Mr. Miranda, the boyfriend of Glenn Greenwald -- the primary reporter on the NSA story -- had been serving as a research on the Snowden documents and the public's reaction to them.  During the detention he had his laptop, smartphone, DVDs, and USB sticks seized and was forced to surrender his passwords to the devices.  However, The Guardian writes that the seizures were the failings of a weak and panicked government, unable to keep up with the empowerment of the digital era.  It remarks:

We will continue to do patient, painstaking reporting on the Snowden documents, we just won't do it in London. The seizure of Miranda's laptop, phones, hard drives and camera will similarly have no effect on Greenwald's work.

The GCHQ and NSA's common goal of ubiquitous surveillance threatens to be the high tech poison to this newfound digital freedom.  The Guardian reporter, Alan Rusbridger, writes:

The state that is building such a formidable apparatus of surveillance will do its best to prevent journalists from reporting on it. Most journalists can see that. But I wonder how many have truly understood the absolute threat to journalism implicit in the idea of total surveillance, when or if it comes – and, increasingly, it looks like "when".

We are not there yet, but it may not be long before it will be impossible for journalists to have confidential sources. Most reporting – indeed, most human life in 2013 – leaves too much of a digital fingerprint. Those colleagues who denigrate Snowden or say reporters should trust the state to know best (many of them in the UK, oddly, on the right) may one day have a cruel awakening. One day it will be their reporting, their cause, under attack.

That's a pretty powerful message.  And even in the U.S. -- where the press is safer -- it rings true, given the ongoing efforts of some judges and politicians to erode the protections of the Constitution.

Source: The Guardian





Comments     Threshold


This article is over a month old, voting and posting comments is disabled

English as a Second Language?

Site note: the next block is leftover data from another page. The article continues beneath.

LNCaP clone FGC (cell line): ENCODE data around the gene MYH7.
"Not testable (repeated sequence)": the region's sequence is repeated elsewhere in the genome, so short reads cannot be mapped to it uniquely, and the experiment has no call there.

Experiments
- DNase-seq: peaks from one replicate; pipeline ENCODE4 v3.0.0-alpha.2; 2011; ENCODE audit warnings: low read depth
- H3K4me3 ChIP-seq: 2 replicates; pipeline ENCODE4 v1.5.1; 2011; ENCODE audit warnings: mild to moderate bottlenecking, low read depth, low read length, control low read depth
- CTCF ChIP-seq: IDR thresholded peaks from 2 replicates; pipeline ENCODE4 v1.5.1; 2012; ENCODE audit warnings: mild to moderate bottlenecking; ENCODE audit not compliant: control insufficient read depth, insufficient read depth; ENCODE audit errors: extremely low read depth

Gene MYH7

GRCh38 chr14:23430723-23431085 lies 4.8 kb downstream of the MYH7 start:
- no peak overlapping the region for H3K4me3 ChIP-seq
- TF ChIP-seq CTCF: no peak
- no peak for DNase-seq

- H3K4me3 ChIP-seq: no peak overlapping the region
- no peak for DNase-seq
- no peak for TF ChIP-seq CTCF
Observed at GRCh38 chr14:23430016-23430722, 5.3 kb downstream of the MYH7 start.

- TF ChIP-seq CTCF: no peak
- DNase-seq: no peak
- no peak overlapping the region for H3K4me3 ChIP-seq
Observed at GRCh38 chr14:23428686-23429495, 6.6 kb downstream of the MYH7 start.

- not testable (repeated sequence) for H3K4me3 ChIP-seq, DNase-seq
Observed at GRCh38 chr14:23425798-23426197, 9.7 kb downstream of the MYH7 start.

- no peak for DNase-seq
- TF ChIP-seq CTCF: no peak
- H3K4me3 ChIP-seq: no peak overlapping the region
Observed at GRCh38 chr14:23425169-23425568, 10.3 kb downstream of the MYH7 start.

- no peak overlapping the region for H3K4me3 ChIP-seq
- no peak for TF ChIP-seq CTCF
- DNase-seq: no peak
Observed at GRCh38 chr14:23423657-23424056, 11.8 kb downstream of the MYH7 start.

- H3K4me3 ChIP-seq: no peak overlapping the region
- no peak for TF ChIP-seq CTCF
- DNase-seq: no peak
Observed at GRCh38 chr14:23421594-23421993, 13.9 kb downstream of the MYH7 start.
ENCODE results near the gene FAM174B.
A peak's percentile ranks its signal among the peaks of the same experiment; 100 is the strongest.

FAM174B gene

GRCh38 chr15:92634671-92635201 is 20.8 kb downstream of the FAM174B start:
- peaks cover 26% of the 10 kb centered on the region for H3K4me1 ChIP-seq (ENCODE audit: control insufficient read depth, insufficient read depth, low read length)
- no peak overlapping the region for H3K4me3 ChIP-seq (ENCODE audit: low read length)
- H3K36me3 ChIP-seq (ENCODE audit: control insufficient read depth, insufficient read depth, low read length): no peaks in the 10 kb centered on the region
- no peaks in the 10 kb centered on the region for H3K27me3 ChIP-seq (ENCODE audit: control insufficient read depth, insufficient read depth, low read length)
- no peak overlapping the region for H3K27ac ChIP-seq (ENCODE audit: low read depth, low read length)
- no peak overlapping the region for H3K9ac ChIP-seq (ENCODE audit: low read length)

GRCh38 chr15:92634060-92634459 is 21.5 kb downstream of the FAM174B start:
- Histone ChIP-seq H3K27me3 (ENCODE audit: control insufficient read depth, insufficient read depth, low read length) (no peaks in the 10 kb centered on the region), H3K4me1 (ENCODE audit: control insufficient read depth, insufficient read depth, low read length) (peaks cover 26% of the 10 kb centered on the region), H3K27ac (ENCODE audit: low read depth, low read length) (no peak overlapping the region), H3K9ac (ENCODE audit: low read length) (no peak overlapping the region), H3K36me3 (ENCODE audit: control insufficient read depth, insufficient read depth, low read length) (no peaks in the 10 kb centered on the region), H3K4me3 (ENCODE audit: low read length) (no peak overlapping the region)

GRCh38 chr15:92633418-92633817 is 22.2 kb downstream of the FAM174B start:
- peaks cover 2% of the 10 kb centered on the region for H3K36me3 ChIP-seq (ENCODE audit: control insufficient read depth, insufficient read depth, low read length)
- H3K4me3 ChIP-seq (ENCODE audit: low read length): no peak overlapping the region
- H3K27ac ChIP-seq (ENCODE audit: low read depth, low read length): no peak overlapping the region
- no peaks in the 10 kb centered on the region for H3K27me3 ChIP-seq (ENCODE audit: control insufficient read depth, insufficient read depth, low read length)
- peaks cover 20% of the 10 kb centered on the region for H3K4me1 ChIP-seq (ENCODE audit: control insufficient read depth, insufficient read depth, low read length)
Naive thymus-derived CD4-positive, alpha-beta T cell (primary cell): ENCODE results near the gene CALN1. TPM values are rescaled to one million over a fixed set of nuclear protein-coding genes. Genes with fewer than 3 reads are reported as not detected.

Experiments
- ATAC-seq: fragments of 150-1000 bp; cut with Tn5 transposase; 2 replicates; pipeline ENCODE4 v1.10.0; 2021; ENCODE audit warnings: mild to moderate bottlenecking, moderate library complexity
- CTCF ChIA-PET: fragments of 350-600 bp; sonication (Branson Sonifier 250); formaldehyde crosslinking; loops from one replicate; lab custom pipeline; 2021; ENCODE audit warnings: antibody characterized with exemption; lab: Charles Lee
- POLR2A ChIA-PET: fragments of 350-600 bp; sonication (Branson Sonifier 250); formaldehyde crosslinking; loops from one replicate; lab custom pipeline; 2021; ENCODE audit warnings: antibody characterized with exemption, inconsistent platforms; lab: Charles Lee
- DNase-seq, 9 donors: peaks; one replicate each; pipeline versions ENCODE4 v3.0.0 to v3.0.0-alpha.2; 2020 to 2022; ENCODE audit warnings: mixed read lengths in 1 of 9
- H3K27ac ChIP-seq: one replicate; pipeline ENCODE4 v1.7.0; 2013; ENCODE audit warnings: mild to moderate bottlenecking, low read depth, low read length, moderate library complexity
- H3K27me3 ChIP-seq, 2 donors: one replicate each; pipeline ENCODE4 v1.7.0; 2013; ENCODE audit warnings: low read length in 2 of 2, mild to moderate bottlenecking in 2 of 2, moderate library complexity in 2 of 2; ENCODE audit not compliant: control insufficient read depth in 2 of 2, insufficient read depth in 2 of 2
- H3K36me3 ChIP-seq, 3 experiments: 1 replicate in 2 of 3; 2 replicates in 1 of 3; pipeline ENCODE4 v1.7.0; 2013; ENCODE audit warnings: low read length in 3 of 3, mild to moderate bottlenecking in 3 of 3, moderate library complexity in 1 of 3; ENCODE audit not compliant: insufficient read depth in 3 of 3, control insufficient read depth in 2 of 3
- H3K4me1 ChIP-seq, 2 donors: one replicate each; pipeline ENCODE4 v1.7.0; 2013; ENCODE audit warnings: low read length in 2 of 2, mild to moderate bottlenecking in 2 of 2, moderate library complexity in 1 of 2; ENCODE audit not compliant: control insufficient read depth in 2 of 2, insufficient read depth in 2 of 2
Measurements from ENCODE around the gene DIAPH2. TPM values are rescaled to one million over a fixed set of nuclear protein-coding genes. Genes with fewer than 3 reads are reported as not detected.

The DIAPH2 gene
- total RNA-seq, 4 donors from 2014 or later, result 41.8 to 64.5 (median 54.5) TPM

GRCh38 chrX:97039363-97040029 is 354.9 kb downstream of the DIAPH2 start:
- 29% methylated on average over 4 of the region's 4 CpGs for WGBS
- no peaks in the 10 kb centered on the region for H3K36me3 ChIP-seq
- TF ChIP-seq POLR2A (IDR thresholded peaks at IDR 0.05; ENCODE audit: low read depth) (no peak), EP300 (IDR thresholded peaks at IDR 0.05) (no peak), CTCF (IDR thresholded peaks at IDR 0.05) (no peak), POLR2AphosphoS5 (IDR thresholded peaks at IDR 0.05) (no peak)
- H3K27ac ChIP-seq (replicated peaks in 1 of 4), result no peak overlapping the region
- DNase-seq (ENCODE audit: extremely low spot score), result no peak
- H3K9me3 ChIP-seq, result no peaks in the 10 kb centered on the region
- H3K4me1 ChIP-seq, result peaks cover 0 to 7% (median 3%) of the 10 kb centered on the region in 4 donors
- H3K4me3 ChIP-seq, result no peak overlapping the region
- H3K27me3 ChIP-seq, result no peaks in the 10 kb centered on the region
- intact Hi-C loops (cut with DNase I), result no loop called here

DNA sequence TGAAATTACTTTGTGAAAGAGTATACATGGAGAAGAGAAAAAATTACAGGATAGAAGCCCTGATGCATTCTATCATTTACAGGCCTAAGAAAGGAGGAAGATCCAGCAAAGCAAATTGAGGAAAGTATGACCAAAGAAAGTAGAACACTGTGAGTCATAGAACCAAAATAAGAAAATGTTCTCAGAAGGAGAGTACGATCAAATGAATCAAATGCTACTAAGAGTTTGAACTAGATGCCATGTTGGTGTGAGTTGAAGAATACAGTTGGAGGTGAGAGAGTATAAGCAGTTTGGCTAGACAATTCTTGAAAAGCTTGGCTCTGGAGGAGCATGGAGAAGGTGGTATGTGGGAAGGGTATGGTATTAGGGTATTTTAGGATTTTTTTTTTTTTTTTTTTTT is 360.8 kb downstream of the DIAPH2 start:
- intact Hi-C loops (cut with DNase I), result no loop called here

By DaveLessnau on 8/21/2013 10:56:28 AM , Rating: 5
Jason,

If you're too busy to do it, how about you have someone proof-read these articles before you publish them? Errors I found:
quote:
UK Destroys Hard Drives, Seize Laptops...

Plural vs singular. Pick one (it's the title for Pete's sake).
quote:
...the recent developments in the case of U.S. National Security Agency (NSA) secrets leaker Edward Snowden remind us how far the U.S.'s freedoms are, even after decades of efforts by some Americans to erode the Constitution.

Where's the end of the statement?
quote:
...following the initial publication of a partial analysis NSA files.

...analysis OF THE NSA files.
quote:
The publication points out that such seizures would likely be far too embarrassing -- and likely not allowed in the first place due to their illegality in the U.S.

"in the US" should probably be in the first clause.
quote:
...from a exposé reporting perspective...

"AN expose"
quote:
...strong legal protects are no longer as crucial...

"Protections." Not "protects."
quote:
Most recently UK agents -- likely with the Government Communications Headquarters (GCHQ), Britain's NSA counterpart -- detained a Guardian employee...

Comma missing after "Most recently." "Help" missing after "likely with the Government Communications Headquarters (GCHQ)." And, how many parentheticals do you intend to use in one sentence?
quote:
...had been serving as a research on the Snowden documents...

Researcher? Research assistant? Some type of noun instead of verb.
quote:
During the detention he had his laptop...

"During the detention COMMA..."